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AP FACT CHECK: Economists say Trump off on tariffs' impact

President Donald Trump and first lady Melania Trump hold hands as they leave Blair House after visiting with the family of former President George H. W. Bush, Tuesday, Dec. 4, 2018, in Washington. (AP Photo/Jacquelyn Martin)

WASHINGTON (AP) — President Donald Trump promised on Twitter that tariffs would maximize the country's economic heft and "MAKE AMERICA RICH AGAIN."

Almost all economists say the president is wrong. That's because tariffs are taxes on imports. They can cause higher prices, reduce trade among countries and hurt overall economic growth as a result.

The president's tweet on Tuesday followed an announcement that the U.S. would not increase a 10 percent tariff on $200 billion of Chinese goods in 2019. The two largest countries are in the middle of negotiating their terms of trade, after Trump said cheap imports from China were impoverishing the United States.

After Trump announced steel and aluminum tariffs earlier this year, the University of Chicago asked leading academic economists in March whether Americans would be better off because of import taxes.

Not a single economist surveyed said the United States would be wealthier.

Nobel Prize-winning economist Richard Thaler answered the survey by saying, "In net we want more trade not less. This is unlikely to help and runs the risk of starting a trade war. SAD."

A look at the president's tweet and how it compares with the facts:

TRUMP: "I am a Tariff Man. When people or countries come in to raid the great wealth of our Nation, I want them to pay for the privilege of doing so. It will always be the best way to max out our economic power. We are right now taking in $billions in Tariffs. MAKE AMERICA RICH AGAIN."

THE FACTS: Trump seems to be claiming that tariffs are some kind of a membership fee for foreign companies to trade in the U.S. economy.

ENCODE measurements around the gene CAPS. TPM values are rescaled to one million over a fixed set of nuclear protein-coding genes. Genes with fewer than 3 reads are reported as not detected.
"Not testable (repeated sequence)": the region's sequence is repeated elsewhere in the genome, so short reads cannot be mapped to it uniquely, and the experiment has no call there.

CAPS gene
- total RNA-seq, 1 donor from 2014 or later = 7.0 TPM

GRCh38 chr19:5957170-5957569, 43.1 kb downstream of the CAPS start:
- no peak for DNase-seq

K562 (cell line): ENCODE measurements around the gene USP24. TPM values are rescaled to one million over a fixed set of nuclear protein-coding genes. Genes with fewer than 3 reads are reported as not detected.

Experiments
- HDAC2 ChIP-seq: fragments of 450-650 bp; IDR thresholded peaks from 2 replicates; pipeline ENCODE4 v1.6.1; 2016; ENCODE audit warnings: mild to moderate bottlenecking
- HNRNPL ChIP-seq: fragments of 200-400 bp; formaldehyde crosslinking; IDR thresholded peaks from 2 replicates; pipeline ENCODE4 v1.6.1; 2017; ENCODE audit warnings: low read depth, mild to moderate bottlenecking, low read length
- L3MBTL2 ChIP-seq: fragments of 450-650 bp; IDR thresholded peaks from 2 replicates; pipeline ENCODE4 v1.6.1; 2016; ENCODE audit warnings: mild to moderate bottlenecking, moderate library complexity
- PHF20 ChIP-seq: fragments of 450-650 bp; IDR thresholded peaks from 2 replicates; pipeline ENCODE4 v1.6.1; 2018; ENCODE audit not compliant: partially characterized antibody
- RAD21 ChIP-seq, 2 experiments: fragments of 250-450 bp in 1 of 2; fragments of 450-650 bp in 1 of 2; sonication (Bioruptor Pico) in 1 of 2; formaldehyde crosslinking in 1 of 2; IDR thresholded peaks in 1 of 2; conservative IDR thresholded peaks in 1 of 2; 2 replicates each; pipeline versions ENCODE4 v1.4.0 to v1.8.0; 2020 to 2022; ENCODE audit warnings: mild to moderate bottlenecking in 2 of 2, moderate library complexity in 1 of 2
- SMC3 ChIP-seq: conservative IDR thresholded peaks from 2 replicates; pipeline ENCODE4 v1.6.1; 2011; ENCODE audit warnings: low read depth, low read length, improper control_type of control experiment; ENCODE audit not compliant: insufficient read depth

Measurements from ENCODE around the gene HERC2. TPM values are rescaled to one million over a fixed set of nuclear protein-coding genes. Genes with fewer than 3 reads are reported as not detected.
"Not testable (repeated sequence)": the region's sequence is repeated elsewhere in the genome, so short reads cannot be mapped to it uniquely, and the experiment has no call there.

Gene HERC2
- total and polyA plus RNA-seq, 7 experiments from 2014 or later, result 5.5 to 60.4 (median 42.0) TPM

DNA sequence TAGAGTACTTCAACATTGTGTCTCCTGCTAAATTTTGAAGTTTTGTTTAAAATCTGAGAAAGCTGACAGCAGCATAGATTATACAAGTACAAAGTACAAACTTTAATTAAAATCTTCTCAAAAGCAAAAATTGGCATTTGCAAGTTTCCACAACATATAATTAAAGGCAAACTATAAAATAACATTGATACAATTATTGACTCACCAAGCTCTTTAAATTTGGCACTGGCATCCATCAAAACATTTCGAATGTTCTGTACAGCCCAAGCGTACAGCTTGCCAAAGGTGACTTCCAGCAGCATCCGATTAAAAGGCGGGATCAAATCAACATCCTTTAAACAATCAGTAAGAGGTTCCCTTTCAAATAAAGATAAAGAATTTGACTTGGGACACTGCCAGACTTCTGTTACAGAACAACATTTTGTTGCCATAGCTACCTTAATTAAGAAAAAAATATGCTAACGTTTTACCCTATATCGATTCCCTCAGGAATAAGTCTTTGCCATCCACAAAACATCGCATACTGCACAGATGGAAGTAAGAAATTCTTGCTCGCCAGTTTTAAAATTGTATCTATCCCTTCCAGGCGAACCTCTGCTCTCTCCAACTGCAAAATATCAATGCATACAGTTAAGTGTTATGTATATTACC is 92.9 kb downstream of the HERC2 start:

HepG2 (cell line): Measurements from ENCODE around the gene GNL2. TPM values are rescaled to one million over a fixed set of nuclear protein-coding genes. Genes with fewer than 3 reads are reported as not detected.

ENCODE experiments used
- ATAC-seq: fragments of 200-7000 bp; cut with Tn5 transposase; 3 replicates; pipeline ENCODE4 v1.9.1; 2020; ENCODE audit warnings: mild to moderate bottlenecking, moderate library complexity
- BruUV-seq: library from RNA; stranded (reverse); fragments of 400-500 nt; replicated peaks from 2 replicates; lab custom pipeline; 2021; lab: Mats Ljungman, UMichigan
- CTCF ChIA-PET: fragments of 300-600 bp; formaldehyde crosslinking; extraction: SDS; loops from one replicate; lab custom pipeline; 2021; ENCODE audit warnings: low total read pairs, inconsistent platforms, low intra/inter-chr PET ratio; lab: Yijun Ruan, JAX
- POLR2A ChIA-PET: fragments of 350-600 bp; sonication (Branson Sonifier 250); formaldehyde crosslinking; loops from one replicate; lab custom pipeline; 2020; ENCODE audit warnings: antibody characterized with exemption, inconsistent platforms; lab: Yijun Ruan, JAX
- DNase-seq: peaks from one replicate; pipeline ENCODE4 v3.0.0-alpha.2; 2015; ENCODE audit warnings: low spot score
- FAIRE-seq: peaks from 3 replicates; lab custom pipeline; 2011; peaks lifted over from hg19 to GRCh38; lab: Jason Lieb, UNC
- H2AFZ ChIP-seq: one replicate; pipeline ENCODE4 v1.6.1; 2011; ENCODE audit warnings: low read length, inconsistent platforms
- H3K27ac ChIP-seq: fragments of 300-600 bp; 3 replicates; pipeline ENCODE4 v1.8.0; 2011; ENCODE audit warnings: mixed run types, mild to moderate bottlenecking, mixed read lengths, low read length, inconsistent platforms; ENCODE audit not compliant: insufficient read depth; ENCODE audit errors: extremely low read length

They're not. Tariffs are a tax, per Article I, Section 8 of the Constitution.

The costs of this tax are borne by U.S. consumers and businesses, often in the form of higher prices. Foreign companies may end up selling fewer goods and services if the United States imposes high tariffs. So they pay a price, too.

In some cases, the tariffs exist to protect industries that are vital for national security. Or, the tariffs exist to retaliate against the trade practices of other countries. Or, they might protect politically connected companies.

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In the past, White House aides have insisted that Trump's tariff hikes are a negotiating ploy. Yet the president offered no such qualifications on Tuesday.

Tariffs are not seen as some easy way of generating massive wealth for an economically developed nation. Nor do the budget numbers suggest they can come anywhere close to covering the costs of the federal government.

Trump is correct that tariffs did generate $41.3 billion in tax revenues last fiscal year, according to the Treasury Department. But that is a pittance in a federal budget that exceeds $4.1 trillion.

The taxes collected on imports were equal to about 1 percent of all federal spending.

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